"That's 'Kids Day,'" Soriano said of the much-anticipated holiday in the small community, located near San Pedro de Macoris. "That's my mom's birthday. We do that for her and the kids. Every year, we do toys for the kids."
This January, for the second year, they added school supplies, like notebooks and pens, for the thousands of children at the school there. Soriano would like to purchase 10 or 15 computers and create a studio that the students can use.
But next year, Soriano will have to do it alone.
Andrea Soriano died in mid-January of a heart attack.
"My mom was everything for me," Soriano said.
Her death came as a total shock. She was examined in Chicago last summer and underwent a procedure on her heart. Soriano, his wife Angelica, their four children, his mother and his in-laws all went to Orlando, Fla., in January to go to Disney World. Soriano's father died about five years ago, and the Cubs outfielder has taken care of his family, especially his mother.
"She told me that she felt like a baby again," Soriano said of the Florida trip. "I said to her, 'I'm your son, but now you're my older daughter.' We came back on a Monday and she went back home and I stayed at my house.
"The next day, she called at 6 and she was fine," Soriano said. "Three or four hours later, my brother called and said, 'Your mom isn't feeling good.' I was very surprised because she was feeling fine. She had a heart attack. In the half hour from the house to the hospital, she passed away."
Andrea Soriano died in the car about halfway from her home to the hospital.
"I feel sad," Soriano said, "but at least I had a chance to have a good time with her and give her a lot of good things."
Andrea Soriano didn't see her son play in person very much. She was at Wrigley Field in July 2009 when Soriano belted a walk-off grand slam in the 13th inning to power the Cubs to a 5-1 victory. It's a game he won't forget.
"What I do in baseball is because of my mom," Soriano said. "She taught me respect and to love what I do. She was the mother and father for me at the same time. I grew up with her and my sister and two brothers. Anything I do is just for her."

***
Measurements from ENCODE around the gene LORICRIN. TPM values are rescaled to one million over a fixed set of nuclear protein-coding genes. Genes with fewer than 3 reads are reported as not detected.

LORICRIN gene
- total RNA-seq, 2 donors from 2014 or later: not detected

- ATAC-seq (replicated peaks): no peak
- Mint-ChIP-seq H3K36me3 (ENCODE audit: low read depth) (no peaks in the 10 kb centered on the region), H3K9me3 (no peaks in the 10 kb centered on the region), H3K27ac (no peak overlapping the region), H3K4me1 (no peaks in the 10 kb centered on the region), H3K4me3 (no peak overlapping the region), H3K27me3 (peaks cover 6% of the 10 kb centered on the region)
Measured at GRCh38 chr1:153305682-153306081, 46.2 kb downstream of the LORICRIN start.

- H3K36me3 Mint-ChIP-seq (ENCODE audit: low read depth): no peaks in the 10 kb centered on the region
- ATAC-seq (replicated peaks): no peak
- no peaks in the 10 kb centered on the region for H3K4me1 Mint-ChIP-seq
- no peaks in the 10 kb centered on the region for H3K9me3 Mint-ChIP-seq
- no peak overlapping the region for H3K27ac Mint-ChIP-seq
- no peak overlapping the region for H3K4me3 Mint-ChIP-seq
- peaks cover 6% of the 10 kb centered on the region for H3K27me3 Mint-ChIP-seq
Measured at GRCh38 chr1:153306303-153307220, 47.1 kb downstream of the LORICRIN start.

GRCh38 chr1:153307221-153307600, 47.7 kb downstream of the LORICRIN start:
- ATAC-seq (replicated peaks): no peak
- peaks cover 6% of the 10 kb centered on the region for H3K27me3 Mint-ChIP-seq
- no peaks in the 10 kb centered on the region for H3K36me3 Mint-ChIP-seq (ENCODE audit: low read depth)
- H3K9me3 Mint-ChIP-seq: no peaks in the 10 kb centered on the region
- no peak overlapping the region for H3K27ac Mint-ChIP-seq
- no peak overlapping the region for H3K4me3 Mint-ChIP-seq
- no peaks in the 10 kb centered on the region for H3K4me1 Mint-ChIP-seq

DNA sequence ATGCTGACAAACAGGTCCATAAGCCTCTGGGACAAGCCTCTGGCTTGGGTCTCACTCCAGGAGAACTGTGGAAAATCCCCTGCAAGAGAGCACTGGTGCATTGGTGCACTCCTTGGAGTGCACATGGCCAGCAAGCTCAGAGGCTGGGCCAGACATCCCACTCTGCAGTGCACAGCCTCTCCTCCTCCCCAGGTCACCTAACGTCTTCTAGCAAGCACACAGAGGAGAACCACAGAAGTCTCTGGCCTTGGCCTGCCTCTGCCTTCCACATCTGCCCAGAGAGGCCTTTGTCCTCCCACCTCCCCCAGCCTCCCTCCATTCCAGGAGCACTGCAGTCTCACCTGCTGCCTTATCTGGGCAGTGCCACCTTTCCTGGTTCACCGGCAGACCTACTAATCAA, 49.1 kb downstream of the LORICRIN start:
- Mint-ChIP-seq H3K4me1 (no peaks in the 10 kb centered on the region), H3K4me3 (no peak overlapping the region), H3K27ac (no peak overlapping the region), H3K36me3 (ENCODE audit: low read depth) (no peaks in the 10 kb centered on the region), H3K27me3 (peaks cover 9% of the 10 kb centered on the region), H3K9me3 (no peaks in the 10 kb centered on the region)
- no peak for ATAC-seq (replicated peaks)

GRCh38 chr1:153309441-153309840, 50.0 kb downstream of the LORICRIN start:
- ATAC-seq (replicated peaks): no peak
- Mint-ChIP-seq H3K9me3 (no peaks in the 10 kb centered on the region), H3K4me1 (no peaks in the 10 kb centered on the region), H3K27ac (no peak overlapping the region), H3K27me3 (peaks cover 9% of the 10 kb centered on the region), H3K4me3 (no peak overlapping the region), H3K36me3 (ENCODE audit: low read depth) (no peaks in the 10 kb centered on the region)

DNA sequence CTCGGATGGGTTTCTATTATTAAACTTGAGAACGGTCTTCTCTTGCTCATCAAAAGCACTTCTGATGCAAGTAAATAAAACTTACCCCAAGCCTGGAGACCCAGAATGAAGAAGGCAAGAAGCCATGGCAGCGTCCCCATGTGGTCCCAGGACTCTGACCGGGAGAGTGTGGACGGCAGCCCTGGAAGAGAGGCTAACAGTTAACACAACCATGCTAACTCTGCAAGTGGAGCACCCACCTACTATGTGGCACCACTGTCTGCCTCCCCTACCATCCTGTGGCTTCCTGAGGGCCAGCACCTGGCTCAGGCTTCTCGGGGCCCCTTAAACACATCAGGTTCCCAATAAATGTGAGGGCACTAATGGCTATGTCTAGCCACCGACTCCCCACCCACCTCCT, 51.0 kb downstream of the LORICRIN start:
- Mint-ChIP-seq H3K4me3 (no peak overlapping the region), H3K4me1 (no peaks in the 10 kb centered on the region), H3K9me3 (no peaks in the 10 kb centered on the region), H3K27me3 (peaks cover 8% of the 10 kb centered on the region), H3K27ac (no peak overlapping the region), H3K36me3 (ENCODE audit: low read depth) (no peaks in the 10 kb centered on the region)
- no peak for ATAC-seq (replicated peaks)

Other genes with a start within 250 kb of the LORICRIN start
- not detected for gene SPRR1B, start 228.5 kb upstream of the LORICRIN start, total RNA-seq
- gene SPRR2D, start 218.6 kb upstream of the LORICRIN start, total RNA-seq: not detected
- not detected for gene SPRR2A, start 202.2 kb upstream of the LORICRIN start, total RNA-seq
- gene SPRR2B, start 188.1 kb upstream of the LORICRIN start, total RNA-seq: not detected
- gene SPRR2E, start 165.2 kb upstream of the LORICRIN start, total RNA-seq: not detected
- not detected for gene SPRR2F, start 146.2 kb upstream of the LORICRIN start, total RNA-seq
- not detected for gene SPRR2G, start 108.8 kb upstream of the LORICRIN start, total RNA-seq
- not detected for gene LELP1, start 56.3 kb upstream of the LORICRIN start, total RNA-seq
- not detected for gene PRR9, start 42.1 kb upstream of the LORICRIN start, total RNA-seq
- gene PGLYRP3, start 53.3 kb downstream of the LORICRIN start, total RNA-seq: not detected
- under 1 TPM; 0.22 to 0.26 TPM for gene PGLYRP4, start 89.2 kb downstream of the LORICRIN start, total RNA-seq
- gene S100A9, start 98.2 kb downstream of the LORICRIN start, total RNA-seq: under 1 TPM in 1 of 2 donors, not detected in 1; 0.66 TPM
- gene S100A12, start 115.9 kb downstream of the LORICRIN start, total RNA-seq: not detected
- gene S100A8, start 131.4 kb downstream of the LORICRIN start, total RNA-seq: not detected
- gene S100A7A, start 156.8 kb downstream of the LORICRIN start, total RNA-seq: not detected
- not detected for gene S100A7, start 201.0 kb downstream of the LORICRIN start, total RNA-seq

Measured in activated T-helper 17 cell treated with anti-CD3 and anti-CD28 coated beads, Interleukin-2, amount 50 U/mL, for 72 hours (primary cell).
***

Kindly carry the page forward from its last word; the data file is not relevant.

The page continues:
All of Quisqueya attended the funeral. By coincidence, the Cubs had a front-office contingent in the Dominican Republic, including chairman Tom Ricketts, his brothers Pete and Todd and player personnel director Oneri Fleita. They were trying to finalize details for a new baseball academy in the Dominican. They attended the funeral and watched, somewhat horrified, as the casket was beaten up and damaged following the ceremony.
"If you don't break it, somebody will come in at night and steal it," Soriano said.
Isn't that hard to watch?
"That's what they do in the Dominican," Soriano said, matter-of-factly. "You have to break it down, poke some holes so people don't steal it. It's crazy."
Soriano arrived at Cubs camp on Saturday eager to get started on the season. Mike Quade, his outfield coach for the past 3 1/2 years, is now the manager and led the club to a 24-13 mark after he took over. Soriano is healthy, which is some of the best news the team could hear.
But he has a heavy heart.
"In the little town where I live, we're a big family," Soriano said. "Everybody knew my grandfather, my grandmother, my mother. They know I play baseball. When people ask, 'Where are you from?' and you say, 'Little Quisqueya,' they'll say, 'Oh, Soriano's [home].'"
Soriano was very impressed by the community's turnout and support. They're still mourning Andrea's death.
"Everybody had the same feeling when my mom passed away -- sad," he said.